South Pass City Historic Site
Recently, I’ve been going through my old VHS video tapes and digitizing them to DVDs. These tapes contain my travels and explorations between 1995 and 2009. I thought I’d start releasing some video shorts of my early travels on this forum.
The back story for this particular video is as follows. On March 30, 1996, I made a short hike of about a mile and a third up the lower third of Surprise Canyon, on the western slopes of the Panamint Range, Inyo County, California. This canyon is just outside of Death Valley National Park. This canyon has running water running year round through the stretch shown, fed by substantial Limekiln Springs, and the canyon is a water wonderland. For those not familiar with the area, refer to the two maps. The first one shows the canyon in relation to the region, the other a close up of the canyon and the ghost town of Panamint City. The blue line in the close up image shows the route that was taken.
My next series of videos will be based on a trip in 2000 that I took with Lew Shorb. Lew is a board member here, as well as owner of the popular website http://www.ghosttownexplorers.org/ghost.htm
In breaking with my past habit of culling out historical sites and ghost towns and creating short videos dealing with these, I decided to keep the exploring part of Explore Forums in and create videos of each day of my travel and exploration, including our camps. Scenery, travel, camping ghost towns and wide open spaces.
Part one of this series, as well as subsequent videos, will all appear here within this same thread. Part I will start in my garage, where I was finishing up with the packing my truck. The following day, after work, I begin my travels to meet Lew Shorb at Rhyolite, Nevada ghost town.
Our three day, two night travels prowled about the "Nevada Triangle" section of northeastern Death Valley National Park; and will include such sites as:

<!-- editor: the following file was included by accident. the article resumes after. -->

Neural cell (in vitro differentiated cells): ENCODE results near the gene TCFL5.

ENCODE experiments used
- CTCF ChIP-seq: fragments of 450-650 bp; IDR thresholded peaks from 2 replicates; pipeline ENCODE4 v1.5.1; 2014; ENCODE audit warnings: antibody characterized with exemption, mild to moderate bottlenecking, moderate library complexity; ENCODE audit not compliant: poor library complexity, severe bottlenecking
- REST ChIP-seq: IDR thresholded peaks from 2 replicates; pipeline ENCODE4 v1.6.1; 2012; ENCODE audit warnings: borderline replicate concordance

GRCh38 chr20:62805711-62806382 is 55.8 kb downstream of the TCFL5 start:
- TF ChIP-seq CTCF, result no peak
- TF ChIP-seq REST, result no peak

1. The Las Vegas & Tonopah Railroad
2. Gold Bar
3. Phinney Mine
4. Strozzi Ranch
5. Currie Well (LV&T RR)
6. Mud Springs Summit (LV&T RR)
7. Happy Hooligan Mine
This video, that of March 30th and 31st, will start off this series; and is brief, only being 3:28 long. Nevada-Triangle_Shorb-2000_Part-1.wmv
So, below is my narrative of part one of this series to give full context of what is seen in the video. It will probably take longer to read than the video is long.
Exploration Field Trips:
May 1-3, 2000
Trip with Alan Patera and Alan Hensher into Death Valley
What do you do with three authors, two 4x4’s, two two-way radios, three cameras, and camping supplies? Send them to Death Valley, of course. For three days in the first week of May, 2000, fellow authors and historical researchers Alan Patera, Alan Hensher and myself explored Death Valley north and south.
Alan Patera writes and publishes the WESTERN PLACES series of monograph books. Alan Hensher has been published in several periodicals as well as authoring several books, centering primarily on the history of Mojave Desert sites.
Alan Patera, who hails from Oregon, came south to California and picked up Alan Hensher; then the two came my way. At the time I was living in Ridgecrest, California. After overnighting with my wife and I, the three of us took off for Death Valley. Alan was busy researching and photographing for a future edition of WESTERN PLACES, this time centering on the camps of the Funeral Range, which forms the eastern border of east central Death Valley. Circumstances and changes of our journey lead Alan to plant the seeds of two more future books, this time centering just outside the northernmost section of Death Valley.
Northern Nevada, Southwestern Idaho
(and a Blip of Southeastern Oregon Thrown in for Good Measure)
June 19 - 28, 2001
This is the trip that I consider to be my favorite trip I have ever undertaken. It had been in the planning stages since the previous December. Originally, quite a number of people were invited and had semi-committed themselves to come along. Over time, however, eventually the number of people whose semi-commitments became firm commitments to this trip narrowed to four. And I was one of them.
Below, a list of historic locations we visited – in the order that we visited them:
1. Bodie & Benton Railway, California.
2. Stillwater, Nevada.
3. White Cloud City (Coppereid), Nevada.
4. Unionville, Nevada.
5. Midas, Nevada.
6. Spring City, Nevada.
7. Paradise Valley, Nevada.
8. Buckskin, Nevada.
9. National, Nevada.
10. Delamar, Idaho.
11. Silver City, Idaho.
12. Rio Tinto, Nevada.
13. Pattsville, Nevada.
14. Aura, Nevada.
15. Cornucopia, Nevada.
16. Edgemont, Nevada (from a distance – on private property)
17. White Rock, Nevada (from a distance – on private property)
18. Tuscaurora, Nevada.
19. Dinner Station, Nevada.
20. Metropolis, Nevada.
21. Charleston, Nevada.
22. Jarbidge, Nevada.